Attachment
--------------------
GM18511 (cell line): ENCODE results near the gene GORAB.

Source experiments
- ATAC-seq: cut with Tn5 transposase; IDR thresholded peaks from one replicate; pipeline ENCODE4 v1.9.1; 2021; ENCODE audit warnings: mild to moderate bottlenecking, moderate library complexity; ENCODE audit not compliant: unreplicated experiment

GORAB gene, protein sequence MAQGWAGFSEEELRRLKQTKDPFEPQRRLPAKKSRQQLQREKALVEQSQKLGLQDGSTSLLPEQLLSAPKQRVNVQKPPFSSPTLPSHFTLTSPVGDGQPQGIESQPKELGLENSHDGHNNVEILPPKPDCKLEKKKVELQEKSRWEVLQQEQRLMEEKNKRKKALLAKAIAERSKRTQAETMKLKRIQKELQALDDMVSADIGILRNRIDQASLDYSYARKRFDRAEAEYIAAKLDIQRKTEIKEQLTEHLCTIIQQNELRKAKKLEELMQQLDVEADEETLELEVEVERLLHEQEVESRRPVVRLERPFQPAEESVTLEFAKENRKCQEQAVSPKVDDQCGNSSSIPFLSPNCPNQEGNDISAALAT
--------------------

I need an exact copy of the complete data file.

GM18511 (cell line): ENCODE results near the gene GORAB.

Source experiments
- ATAC-seq: cut with Tn5 transposase; IDR thresholded peaks from one replicate; pipeline ENCODE4 v1.9.1; 2021; ENCODE audit warnings: mild to moderate bottlenecking, moderate library complexity; ENCODE audit not compliant: unreplicated experiment

GORAB gene, protein sequence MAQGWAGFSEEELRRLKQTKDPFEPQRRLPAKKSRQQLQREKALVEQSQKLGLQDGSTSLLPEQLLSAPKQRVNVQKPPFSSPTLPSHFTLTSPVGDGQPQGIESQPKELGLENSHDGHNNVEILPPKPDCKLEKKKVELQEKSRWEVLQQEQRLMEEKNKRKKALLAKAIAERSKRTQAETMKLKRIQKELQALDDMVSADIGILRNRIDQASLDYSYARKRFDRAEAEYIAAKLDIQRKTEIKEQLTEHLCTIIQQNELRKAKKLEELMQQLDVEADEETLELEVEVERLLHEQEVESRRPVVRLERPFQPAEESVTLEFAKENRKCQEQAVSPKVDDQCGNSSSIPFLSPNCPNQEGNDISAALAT